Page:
An open letter to the unsung genius whose beloved invention will be the death of us all.

Guys like Einstein, Tesla, and Jobs could only dream of having the impact of this genius.
Back view of man standing against notes of a board

Dear Mr. Adler,

Can I call you, Robert? Great, . First, let me say that amassing 180 U.S. Patents and the “Edison Medal” during your 93-years on this planet is quite the accomplishment. Or rather, was—your death in 2007, regrettably, did not get the global “moment of silence” it so richly deserved. 

Robert Adler, your obscurity is both inexplicable and inexcusable.

It's a crime that more people don't know your name, sir. Most Americans have heard of Einstein, Tesla, and Jobs, despite them only having had a minor impact on people's daily lives. But you, Mr. Adler—sorry, Robertyour genius changed everyone's world forever. Without advances like yours, mankind would still be running around in loincloths and pooping in the woods.

Are you the world's greatest inventor? Yes.

I'm to you today, Mr. Adler, regarding perhaps your invention, the Command.” (Did you come up with that name or did Marketing? Just curious.) Anywhoo, I just wanted you to know—posthumously, at least—the impact that invention had on me. Frankly, it saved my life.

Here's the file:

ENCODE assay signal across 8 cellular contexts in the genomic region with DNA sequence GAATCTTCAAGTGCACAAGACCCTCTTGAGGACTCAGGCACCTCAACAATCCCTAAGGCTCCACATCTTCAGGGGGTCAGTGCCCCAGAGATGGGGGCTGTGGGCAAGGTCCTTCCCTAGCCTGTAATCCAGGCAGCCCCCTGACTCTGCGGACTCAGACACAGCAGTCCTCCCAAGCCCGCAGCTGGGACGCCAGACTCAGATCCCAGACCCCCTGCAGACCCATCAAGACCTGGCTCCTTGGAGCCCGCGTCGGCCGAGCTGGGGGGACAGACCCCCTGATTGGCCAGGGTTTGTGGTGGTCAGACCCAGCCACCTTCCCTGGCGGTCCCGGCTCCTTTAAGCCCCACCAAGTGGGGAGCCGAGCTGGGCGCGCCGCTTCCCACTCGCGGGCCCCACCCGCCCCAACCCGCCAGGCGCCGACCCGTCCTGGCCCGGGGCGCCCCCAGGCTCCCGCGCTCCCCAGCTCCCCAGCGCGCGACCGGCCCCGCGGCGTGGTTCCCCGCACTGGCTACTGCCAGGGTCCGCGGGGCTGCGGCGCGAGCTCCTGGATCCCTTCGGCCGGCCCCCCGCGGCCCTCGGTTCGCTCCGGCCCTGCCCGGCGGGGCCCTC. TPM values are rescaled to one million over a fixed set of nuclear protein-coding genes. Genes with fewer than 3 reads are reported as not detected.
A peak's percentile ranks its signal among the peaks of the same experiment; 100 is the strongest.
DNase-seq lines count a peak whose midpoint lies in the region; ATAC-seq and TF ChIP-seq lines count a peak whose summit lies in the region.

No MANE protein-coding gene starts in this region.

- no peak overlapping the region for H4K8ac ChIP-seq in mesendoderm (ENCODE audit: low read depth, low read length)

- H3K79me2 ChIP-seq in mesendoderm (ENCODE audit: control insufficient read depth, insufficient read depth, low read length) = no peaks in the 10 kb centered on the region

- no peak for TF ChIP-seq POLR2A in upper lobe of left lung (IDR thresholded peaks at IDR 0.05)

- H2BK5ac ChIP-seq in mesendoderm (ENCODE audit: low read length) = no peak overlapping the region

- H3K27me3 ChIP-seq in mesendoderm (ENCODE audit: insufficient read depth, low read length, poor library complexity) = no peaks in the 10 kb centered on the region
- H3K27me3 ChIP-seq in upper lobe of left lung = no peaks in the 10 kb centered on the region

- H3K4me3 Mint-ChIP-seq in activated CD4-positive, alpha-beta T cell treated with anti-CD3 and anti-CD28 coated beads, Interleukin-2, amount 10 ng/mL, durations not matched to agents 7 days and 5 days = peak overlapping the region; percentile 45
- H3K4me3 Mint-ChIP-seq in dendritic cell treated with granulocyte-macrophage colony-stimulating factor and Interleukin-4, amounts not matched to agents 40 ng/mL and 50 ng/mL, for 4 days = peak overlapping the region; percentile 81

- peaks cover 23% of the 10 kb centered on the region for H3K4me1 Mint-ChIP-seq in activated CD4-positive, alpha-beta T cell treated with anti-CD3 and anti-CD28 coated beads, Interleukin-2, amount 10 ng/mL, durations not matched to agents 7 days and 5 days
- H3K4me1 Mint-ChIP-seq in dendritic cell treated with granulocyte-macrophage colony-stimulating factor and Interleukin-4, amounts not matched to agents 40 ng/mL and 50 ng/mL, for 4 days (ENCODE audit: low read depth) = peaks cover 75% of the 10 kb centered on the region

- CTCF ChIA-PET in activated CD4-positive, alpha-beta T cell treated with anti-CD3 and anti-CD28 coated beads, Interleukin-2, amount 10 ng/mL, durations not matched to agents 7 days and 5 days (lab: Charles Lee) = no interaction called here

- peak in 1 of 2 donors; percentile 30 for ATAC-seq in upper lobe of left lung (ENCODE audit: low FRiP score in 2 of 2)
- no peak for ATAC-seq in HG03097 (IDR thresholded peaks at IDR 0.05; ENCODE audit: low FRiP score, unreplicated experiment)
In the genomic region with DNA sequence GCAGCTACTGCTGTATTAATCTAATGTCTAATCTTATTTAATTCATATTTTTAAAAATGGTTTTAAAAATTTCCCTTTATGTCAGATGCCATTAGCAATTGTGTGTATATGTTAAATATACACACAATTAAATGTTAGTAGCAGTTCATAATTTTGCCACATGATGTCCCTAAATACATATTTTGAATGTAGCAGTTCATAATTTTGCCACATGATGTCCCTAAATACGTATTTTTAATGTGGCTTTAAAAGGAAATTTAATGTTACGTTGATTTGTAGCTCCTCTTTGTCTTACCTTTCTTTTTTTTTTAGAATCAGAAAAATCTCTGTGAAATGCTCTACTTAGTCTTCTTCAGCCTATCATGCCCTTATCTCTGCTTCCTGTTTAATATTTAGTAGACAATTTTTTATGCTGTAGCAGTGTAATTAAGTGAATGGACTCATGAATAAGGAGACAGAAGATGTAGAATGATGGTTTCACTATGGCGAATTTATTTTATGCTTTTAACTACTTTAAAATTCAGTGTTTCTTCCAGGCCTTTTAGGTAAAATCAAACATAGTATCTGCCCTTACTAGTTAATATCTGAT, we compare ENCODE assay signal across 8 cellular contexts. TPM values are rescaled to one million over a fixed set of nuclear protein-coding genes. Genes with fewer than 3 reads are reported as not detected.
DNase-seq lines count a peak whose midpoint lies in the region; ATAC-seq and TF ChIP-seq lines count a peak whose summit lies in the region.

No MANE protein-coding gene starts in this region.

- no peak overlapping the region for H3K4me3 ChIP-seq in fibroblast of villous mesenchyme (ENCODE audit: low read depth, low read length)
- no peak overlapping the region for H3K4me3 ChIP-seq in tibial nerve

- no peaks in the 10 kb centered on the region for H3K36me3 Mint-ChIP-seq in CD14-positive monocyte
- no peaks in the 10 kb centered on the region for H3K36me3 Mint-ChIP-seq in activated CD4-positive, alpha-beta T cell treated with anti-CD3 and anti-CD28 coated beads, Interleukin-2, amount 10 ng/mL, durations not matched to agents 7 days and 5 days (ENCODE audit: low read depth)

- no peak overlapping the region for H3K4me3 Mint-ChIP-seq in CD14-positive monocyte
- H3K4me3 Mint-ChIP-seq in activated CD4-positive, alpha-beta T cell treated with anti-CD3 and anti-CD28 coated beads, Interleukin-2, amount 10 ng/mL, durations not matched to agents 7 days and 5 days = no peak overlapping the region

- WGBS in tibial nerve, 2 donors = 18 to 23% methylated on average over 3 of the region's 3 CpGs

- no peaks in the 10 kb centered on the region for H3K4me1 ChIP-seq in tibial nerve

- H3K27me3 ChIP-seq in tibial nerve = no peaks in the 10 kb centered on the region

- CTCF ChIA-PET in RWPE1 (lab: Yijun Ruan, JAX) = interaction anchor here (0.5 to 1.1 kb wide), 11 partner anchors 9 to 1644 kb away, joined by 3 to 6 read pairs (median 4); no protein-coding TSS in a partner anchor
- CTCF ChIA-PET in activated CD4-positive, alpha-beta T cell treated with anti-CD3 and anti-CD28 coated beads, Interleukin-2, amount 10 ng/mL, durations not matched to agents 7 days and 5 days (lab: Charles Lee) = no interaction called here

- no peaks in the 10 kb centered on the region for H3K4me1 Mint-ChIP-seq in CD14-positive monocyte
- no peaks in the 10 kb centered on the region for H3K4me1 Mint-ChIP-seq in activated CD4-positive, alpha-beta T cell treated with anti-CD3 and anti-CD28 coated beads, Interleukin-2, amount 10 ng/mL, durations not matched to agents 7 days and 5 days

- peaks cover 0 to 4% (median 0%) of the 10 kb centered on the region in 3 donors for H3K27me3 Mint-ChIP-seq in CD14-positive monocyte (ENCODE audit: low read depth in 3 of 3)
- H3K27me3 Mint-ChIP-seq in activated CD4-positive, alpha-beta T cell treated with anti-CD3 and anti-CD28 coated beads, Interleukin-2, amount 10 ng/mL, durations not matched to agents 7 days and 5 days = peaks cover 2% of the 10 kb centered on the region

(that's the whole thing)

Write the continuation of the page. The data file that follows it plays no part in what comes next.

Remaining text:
In the '70s, America had extremely lax child-labor laws.

Like many children of Depression Era parents, I was put to work at an early age. Not mining coal, manufacturing textiles, or testing experimental pharmaceuticals like some other kids. No, my forced-labors put me at risk for ocular ruination and “brain rot” according to my mother. Against my will, I was tasked with changing the TV channel anytime an adult ordered it. And I firmly believe that my father only had kids for this express purpose.

The dark days of television lasted far too long.

Jumping up to change the channel every five minutes was a Sisyphusian task—as you well know, Robert—made worse by the fact that it had to be done with care. Turn the knob too fast, too hard, or at all, and it broke off in your hand. Take too long to find pliers during the commercial break, and you risked getting sent to bed early. It was a hostile work and, in hindsight, my siblings and I should've unionized. 

Knobs?! We don't need no estinkin' knobs!

Your “clicker”—a much catchier name than Space Command, fwiw—revolutionized the industry so entirely that televisions with knobs are neither built nor sold anywhere in the world. As a result, my family's next TV purchase included a remote control, freeing me from the shackles of channel-surfing servitude. That remote allowed me to pursue my life's true passion—namely, binge-watching TV motionlessly until I start to drool. 

Ugh, this is boring. What else is on?

Unfortunately, your incredible invention and its progeny, ushered in a new level of global laziness. And we've since learned that the “Couch Potato” lifestyle you spawned correlates with higher rates of hypertension, diabetes, stroke, and heart attack. But at least, now, we won't have to sit through Brady Bunch reruns while we're coding in an ICU bed.

And for that, Mr. Adler, a grateful world thanks you.

Founder, The CrosbyReport™

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